Aspiring writers are often admonished to “show, not tell,” an instruction that immediately speaks to the relationship between the written word and the visual world. It is a tenuous correspondence—both literature and art are striving toward the same goal of depiction, but the reality they portray is shaped by their chosen tools. As Francois Brunet argues in Photography and Literature, the advent of photography posed one of the greatest challenges to writers—here was an artistic medium that could almost instantly distill a scene or perspective. As Brunet shows, the result of this challenge has been a fantastic interplay between the two and between photographers and writers themselves.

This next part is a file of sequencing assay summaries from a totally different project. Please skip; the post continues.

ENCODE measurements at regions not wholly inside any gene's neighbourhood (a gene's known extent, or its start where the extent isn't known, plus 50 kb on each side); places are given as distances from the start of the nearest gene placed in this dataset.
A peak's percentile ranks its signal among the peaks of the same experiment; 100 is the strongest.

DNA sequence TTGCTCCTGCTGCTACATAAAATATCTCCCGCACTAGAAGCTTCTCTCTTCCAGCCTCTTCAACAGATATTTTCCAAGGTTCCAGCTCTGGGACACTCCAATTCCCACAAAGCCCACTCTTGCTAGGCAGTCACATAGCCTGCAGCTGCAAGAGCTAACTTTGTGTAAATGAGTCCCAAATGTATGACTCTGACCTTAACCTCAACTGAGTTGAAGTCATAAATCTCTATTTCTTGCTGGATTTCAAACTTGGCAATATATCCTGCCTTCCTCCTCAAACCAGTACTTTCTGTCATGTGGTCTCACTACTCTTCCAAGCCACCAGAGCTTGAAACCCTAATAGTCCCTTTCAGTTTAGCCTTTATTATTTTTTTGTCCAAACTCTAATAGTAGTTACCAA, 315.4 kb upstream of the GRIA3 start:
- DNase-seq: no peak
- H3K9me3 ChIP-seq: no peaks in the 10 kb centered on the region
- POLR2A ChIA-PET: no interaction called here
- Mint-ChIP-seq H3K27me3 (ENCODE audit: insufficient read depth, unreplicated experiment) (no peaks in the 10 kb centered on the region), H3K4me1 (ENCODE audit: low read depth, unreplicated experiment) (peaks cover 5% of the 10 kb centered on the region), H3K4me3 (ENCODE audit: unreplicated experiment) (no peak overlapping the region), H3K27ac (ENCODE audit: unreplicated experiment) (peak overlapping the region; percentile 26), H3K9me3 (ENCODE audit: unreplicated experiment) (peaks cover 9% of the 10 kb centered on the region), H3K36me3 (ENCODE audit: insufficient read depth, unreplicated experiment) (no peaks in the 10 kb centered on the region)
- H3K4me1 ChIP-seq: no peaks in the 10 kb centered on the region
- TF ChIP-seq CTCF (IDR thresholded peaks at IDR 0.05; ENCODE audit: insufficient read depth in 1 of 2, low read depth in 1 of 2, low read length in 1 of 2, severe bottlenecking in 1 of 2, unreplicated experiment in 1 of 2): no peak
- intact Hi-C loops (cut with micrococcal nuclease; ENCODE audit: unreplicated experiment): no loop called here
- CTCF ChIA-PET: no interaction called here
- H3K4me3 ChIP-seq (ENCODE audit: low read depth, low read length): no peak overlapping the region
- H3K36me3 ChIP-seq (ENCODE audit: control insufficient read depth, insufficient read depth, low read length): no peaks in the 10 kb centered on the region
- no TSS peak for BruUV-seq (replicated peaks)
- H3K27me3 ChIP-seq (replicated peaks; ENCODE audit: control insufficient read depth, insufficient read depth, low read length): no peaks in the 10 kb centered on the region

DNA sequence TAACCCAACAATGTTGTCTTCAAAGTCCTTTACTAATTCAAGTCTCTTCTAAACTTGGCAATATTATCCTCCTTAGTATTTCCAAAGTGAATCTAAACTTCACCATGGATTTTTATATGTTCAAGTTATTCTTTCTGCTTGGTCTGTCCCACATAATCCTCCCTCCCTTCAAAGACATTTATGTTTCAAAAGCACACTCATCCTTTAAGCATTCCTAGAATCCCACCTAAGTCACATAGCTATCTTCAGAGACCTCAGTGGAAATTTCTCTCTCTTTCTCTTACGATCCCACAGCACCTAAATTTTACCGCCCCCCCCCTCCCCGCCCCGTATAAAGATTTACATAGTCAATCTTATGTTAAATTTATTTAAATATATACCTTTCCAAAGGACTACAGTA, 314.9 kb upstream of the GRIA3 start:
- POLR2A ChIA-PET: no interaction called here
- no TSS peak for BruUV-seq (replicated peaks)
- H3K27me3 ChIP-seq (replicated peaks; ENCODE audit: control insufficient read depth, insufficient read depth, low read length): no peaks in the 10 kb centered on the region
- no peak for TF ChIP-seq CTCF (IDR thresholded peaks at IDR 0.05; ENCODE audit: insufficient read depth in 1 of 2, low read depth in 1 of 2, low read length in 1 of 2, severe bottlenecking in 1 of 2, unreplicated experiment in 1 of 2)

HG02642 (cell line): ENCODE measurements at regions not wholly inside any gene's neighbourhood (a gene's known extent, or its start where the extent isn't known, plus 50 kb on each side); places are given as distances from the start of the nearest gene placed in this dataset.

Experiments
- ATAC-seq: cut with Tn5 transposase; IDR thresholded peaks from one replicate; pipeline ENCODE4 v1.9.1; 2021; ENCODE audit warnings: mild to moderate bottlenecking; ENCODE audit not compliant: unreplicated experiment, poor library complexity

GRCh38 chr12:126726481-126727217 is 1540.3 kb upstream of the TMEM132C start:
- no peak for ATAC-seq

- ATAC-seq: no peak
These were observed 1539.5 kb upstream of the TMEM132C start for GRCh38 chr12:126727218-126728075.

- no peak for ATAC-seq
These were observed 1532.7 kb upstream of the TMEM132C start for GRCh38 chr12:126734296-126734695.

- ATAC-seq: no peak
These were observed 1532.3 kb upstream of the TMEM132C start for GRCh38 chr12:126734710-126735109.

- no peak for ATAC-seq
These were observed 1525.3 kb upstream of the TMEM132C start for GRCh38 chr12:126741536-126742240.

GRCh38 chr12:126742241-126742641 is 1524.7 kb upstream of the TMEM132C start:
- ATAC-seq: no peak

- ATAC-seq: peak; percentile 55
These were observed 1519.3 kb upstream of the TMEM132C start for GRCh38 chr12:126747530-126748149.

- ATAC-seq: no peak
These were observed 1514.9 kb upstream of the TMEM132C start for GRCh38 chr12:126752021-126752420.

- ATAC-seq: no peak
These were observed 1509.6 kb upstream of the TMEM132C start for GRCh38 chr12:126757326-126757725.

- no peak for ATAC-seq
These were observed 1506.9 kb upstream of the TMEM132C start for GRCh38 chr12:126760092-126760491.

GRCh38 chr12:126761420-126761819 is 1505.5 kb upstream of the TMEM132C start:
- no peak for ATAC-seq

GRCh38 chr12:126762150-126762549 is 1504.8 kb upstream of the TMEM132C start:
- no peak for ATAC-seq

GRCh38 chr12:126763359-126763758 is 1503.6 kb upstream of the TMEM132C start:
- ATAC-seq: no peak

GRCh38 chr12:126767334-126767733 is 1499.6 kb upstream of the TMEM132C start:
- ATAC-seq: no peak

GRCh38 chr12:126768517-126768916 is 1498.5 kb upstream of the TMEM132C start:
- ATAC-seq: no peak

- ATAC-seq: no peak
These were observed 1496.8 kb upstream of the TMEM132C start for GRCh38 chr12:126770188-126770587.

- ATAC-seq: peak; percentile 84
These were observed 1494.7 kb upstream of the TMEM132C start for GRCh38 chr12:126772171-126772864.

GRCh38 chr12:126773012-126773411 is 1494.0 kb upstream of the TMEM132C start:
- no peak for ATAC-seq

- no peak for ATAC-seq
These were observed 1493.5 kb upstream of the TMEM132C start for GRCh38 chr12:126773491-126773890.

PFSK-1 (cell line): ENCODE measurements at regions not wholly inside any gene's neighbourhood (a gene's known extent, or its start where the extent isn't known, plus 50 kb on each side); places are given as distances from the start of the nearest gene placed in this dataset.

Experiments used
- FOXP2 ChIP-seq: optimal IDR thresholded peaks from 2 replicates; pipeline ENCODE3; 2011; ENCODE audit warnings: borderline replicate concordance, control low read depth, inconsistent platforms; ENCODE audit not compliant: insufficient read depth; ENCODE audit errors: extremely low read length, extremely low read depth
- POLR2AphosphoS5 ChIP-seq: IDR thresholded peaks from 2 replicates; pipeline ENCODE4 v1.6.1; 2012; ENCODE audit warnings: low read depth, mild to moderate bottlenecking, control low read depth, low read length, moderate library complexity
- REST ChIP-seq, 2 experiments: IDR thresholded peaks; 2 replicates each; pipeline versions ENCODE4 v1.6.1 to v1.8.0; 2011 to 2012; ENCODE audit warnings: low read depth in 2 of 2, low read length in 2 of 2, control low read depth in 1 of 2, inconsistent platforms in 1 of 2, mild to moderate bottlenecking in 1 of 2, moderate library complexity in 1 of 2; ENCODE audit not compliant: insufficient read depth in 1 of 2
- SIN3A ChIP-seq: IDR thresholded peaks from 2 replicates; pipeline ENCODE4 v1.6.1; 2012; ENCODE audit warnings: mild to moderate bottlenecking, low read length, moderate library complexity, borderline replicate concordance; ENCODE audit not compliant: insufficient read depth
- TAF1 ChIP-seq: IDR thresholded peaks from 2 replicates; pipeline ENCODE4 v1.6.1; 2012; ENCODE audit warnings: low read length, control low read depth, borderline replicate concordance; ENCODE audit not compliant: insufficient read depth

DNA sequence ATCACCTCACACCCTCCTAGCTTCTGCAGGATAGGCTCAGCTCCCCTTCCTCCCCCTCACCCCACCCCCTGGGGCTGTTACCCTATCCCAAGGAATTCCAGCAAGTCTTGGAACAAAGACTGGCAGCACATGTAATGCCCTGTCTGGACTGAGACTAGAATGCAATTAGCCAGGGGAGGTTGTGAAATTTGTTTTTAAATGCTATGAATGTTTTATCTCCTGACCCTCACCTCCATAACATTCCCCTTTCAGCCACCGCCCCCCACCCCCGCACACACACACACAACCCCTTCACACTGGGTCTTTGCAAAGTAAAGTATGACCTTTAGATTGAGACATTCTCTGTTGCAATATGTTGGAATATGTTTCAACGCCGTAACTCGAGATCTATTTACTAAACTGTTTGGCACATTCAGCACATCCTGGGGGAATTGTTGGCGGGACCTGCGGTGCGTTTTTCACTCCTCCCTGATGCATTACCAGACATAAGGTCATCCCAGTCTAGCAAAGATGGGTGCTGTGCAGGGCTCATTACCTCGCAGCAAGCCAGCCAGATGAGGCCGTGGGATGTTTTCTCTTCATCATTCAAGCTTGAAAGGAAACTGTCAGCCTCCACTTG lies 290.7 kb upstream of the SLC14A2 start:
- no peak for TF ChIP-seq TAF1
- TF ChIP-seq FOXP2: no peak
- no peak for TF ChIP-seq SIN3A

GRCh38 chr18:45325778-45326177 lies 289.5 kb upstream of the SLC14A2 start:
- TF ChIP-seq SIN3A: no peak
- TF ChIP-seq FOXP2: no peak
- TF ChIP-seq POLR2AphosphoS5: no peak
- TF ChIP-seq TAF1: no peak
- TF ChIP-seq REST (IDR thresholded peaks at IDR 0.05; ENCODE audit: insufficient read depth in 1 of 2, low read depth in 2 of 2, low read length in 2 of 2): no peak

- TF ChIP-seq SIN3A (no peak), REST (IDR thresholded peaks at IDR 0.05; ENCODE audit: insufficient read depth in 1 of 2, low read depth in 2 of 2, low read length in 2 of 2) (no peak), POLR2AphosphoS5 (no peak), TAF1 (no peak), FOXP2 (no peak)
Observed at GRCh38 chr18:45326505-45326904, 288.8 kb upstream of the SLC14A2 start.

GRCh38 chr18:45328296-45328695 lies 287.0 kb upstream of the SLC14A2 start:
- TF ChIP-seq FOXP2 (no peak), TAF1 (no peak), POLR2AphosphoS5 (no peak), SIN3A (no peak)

Photography and Literature assess the complete history of photography, and Brunet begins by examining how the invention of photography was shaped by written culture, both scientific and literary. As well, Brunet looks at the creation of the photo-book, the frequent personal discovery of photography by writers, and how photography and literature eventually began to trade tools and merge formats to create a new photo-textual genre. Highly illustrated, Photography and Literature reflects a photographer’s point of view, giving new attention to such works as the groundbreaking exploration of photography in The Pencil of Nature by William Henry Fox Talbot and Sophie Calle’s projects with Jean Baudrillard and Paul Auster.
Essential for anyone interested in the intersection of the verbal and the visual, Photography and Literature provides a fascinating wealth of autobiography, manifesto, and fiction as well as a variety of images from the first daguerreotypes to the digital age.